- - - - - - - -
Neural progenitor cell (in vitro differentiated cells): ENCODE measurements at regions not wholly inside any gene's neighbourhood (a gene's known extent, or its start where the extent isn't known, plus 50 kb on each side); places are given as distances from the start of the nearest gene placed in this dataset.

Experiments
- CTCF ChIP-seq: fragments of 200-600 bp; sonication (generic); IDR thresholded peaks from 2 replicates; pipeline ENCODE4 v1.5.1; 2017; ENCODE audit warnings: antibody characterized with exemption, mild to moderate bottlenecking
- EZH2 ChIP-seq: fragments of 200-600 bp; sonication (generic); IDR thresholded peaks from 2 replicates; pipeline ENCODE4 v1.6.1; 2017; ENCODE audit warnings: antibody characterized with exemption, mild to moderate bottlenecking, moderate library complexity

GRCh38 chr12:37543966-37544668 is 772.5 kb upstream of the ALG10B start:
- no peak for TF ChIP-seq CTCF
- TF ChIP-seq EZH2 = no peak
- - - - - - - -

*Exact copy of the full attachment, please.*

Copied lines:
Neural progenitor cell (in vitro differentiated cells): ENCODE measurements at regions not wholly inside any gene's neighbourhood (a gene's known extent, or its start where the extent isn't known, plus 50 kb on each side); places are given as distances from the start of the nearest gene placed in this dataset.

Experiments
- CTCF ChIP-seq: fragments of 200-600 bp; sonication (generic); IDR thresholded peaks from 2 replicates; pipeline ENCODE4 v1.5.1; 2017; ENCODE audit warnings: antibody characterized with exemption, mild to moderate bottlenecking
- EZH2 ChIP-seq: fragments of 200-600 bp; sonication (generic); IDR thresholded peaks from 2 replicates; pipeline ENCODE4 v1.6.1; 2017; ENCODE audit warnings: antibody characterized with exemption, mild to moderate bottlenecking, moderate library complexity

GRCh38 chr12:37543966-37544668 is 772.5 kb upstream of the ALG10B start:
- no peak for TF ChIP-seq CTCF
- TF ChIP-seq EZH2 = no peak